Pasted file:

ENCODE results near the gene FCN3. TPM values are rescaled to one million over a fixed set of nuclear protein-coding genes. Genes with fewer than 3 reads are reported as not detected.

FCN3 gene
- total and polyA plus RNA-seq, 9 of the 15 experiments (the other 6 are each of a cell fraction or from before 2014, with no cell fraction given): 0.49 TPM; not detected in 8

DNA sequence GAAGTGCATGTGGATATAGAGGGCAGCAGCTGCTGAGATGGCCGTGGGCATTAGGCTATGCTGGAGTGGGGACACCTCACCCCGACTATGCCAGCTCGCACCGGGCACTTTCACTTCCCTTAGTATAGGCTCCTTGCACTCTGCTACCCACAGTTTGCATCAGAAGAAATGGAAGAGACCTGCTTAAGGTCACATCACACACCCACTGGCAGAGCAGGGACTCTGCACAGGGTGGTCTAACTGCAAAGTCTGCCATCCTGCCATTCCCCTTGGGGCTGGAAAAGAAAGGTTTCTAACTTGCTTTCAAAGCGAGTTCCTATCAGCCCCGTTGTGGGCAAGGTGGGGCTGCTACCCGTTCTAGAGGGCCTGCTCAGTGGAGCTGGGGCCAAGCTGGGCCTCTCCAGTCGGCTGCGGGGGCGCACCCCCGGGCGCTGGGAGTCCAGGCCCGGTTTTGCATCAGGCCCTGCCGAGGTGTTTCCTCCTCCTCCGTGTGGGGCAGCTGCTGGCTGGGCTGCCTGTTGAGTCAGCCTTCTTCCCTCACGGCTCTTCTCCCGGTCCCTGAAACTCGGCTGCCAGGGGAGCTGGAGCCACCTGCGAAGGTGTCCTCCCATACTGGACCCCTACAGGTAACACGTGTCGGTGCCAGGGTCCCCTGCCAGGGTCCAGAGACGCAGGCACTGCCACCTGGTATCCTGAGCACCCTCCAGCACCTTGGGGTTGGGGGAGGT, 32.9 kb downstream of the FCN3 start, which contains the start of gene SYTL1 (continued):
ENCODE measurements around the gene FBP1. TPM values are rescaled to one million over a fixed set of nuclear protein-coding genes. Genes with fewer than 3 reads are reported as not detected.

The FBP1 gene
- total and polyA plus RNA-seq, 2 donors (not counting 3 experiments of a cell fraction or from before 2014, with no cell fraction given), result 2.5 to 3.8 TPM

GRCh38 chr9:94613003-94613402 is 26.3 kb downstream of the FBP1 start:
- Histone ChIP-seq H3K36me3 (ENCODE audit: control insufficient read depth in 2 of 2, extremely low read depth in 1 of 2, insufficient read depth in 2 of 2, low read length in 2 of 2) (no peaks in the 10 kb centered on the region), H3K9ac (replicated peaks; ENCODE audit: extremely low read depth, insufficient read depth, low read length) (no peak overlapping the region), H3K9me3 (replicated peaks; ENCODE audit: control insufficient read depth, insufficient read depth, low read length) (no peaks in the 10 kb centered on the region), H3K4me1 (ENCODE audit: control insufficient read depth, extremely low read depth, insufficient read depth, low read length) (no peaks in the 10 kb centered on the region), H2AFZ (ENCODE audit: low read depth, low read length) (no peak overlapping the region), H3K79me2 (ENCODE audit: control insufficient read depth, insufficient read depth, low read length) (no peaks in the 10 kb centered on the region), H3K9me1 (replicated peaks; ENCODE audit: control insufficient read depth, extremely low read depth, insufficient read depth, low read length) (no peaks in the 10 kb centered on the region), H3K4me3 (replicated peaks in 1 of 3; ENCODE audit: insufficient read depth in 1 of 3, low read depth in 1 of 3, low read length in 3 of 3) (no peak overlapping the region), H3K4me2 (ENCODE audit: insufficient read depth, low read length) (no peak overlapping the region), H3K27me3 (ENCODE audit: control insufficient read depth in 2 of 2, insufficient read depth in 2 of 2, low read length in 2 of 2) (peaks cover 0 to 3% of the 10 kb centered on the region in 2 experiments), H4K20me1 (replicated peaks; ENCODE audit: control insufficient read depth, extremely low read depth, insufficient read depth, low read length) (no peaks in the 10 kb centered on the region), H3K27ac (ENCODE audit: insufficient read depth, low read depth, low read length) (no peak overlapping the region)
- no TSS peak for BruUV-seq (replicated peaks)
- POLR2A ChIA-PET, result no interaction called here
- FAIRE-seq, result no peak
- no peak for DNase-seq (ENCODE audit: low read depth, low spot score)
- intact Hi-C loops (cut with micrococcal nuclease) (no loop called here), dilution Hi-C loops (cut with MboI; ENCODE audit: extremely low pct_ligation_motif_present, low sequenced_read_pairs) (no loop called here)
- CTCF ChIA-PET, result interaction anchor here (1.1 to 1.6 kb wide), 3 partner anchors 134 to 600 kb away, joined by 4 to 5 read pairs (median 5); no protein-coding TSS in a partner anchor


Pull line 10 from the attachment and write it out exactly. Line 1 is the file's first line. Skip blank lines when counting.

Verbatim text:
- no TSS peak for BruUV-seq (replicated peaks)